Betty is a Registered Dietitian who earned her B.S. degree in Food and Nutrition from Marymount College of Fordham University and her M.S. degree in Clinical Nutrition from New York University. She is the Co-Director and Director of nutrition for the New York Obesity Research Center Weight Loss Program.
Melissa Conrad Stöppler, MD, is a U.S. board-certified Anatomic Pathologist with subspecialty training in the fields of Experimental and Molecular Pathology. Dr. Stöppler's educational background includes a BA with Highest Distinction from the University of Virginia and an MD from the University of North Carolina. She completed residency training in Anatomic Pathology at Georgetown University followed by subspecialty fellowship training in molecular diagnostics and experimental pathology.
There are very few people who have not heard about the "new" health miracles called probiotics. They claim to help with health problems, ranging from constipation to diarrhea, and prevent colds or fight them once you already have one. Probiotics are showing up in foods, beverages, and supplements. What exactly are they, do they work, and are they safe for us to be consuming?
Let's start with the facts behind what probiotics are. The root of the word probiotic comes from the Greek word pro, meaning "promoting" and biotic, meaning "life." There is some debate about how to define probiotics. The Food and Agriculture Organization of the United Nations (FAO) defines probiotics as "live microorganisms, which, when administered in adequate amounts, confer a health benefit on the host." Yes, they are actually alive, and most of these microorganisms are bacteria. Most people think of antibiotics and antibacterial products when you mention bacteria. Both of those kill bacteria so why would you want to consume anything that has live bacteria in it? It's all about balance.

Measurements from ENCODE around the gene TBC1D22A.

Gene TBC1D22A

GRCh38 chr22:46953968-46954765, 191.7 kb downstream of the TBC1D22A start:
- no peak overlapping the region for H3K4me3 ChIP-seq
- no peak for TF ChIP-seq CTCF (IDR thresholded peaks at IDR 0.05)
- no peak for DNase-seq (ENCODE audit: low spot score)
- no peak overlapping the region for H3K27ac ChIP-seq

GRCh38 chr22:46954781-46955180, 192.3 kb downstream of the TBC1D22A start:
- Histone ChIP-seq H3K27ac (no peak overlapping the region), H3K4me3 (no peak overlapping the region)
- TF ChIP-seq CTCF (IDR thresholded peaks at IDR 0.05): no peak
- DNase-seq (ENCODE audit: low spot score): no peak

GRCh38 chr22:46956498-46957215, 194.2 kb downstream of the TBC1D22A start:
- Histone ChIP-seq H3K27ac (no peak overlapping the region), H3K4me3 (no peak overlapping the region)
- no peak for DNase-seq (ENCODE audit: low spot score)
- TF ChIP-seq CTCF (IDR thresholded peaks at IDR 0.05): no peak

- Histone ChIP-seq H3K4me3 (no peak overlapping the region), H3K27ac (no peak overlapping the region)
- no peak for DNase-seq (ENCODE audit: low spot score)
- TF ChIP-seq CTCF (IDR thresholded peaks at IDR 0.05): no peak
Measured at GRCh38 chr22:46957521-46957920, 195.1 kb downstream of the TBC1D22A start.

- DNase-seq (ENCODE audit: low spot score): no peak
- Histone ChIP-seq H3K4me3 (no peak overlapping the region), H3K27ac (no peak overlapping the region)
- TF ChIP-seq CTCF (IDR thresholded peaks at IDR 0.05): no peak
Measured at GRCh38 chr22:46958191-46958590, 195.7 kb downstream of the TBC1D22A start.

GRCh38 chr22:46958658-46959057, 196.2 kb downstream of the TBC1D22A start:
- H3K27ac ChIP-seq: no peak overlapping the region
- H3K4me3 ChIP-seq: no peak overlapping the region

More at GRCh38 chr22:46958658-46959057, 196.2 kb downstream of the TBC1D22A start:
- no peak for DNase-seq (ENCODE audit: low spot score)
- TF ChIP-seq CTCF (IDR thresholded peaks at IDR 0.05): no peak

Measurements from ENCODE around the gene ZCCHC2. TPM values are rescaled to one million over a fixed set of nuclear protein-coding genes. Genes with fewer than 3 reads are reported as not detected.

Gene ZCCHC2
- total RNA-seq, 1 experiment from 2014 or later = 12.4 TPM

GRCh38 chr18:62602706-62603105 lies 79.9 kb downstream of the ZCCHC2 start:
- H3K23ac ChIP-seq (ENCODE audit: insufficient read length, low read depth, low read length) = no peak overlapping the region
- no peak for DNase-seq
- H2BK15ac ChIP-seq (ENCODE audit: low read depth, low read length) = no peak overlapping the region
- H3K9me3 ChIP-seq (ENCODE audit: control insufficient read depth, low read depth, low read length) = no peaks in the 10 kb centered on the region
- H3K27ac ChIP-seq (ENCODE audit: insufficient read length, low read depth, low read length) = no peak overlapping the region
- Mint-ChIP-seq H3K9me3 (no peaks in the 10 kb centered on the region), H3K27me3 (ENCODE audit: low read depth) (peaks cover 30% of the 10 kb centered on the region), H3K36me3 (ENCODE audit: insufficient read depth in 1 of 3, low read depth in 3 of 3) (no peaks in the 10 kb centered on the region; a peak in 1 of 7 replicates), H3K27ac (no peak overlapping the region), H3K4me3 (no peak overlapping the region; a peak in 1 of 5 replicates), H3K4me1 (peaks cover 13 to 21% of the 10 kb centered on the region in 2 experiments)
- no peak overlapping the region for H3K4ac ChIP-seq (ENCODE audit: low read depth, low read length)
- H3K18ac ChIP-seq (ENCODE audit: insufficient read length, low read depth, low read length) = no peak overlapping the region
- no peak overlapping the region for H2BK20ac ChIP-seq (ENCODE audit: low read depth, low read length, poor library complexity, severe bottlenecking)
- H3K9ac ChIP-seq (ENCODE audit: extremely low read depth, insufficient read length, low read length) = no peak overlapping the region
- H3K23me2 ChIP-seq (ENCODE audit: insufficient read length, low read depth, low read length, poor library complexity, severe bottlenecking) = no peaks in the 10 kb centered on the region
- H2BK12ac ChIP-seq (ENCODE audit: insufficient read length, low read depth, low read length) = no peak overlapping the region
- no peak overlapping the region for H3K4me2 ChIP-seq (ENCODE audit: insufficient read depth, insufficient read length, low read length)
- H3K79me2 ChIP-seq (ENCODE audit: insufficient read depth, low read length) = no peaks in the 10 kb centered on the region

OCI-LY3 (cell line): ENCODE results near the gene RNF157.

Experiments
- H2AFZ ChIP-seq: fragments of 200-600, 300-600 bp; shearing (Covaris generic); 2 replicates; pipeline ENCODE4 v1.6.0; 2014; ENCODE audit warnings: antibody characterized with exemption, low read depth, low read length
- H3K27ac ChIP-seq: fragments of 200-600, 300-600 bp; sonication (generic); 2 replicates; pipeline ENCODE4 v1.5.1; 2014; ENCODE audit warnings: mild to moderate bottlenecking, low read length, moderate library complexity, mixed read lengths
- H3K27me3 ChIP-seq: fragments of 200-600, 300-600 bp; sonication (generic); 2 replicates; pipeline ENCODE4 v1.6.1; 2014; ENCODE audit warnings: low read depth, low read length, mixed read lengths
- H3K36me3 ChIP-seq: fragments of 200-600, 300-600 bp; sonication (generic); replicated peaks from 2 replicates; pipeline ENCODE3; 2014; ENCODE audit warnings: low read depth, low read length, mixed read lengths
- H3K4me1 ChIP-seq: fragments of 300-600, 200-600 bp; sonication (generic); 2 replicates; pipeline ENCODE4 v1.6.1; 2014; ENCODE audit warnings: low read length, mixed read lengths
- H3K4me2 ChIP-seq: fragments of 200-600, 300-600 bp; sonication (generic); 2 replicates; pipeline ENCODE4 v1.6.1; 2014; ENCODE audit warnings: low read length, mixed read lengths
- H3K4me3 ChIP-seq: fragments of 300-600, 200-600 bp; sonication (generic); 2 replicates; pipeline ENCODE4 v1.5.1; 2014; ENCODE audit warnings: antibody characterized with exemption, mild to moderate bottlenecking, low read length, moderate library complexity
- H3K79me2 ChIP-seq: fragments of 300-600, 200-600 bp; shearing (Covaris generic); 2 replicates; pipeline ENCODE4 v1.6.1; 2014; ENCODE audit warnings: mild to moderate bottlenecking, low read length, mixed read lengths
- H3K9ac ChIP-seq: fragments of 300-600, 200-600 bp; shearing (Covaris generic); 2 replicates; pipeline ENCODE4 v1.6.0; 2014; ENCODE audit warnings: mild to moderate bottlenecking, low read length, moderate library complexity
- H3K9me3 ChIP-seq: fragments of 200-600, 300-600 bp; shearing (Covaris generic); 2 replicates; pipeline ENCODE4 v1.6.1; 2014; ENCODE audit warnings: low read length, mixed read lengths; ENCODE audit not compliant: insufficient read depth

Our digestive system normally has what we would call "good" bacteria and "bad" bacteria. Maintaining the correct balance between the "good" bacteria and the "bad" bacteria is necessary for optimal health. Things like medications, diet, diseases, and your environment can upset that balance. Is your body able to handle this on its own or do you need to start including probiotics in your diet? This article will help you decide.
What is the gut?
A "gut feeling" or a "gut reaction" to something is a description of a sense you have about it without knowing why. This probably comes from the fact that many people experience their emotions in their stomach or gut area. Think about where you would physically feel a "gut feeling." Research has shown that the network of neurons lining our guts is so extensive that is has now been nicknamed our "second brain" or "other brain." This gut "brain" doesn't think for us, but it does play a key role in certain diseases and communicates with the brain in our skulls.
Our "second brain" is known as the enteric nervous system. It is a collection of neurons in the gastrointestinal tract. Its role is to manage every aspect of digestion in all the organs of the gastrointestinal tract, including the esophagus, stomach, small intestine, and colon. It uses over 100 million neurons and some of the same chemicals things that can be found in your "other" brain, including neurotransmitters and neuropeptides.
Within your gastrointestinal tract, there is intestinal microflora or microbiota. This complex ecosystem contains over 400 bacterial species. Small amounts can be found in your stomach and small intestines, but the majority is found in your colon. The intestinal microflora aid in digestion, synthesize vitamins and nutrients, metabolize some medications, support the development and functioning of the gut, and enhance the immune system.
Probiotics' side effects, if they occur, tend to be mild and digestive (such as gas or bloating). More serious effects have been seen in some people. Probiotics might theoretically cause infections that need to be treated with antibiotics, especially in people with underlying health conditions. They could also cause unhealthy metabolic activities, too much stimulation of the immune system, or gene transfer (insertion of genetic material into a cell).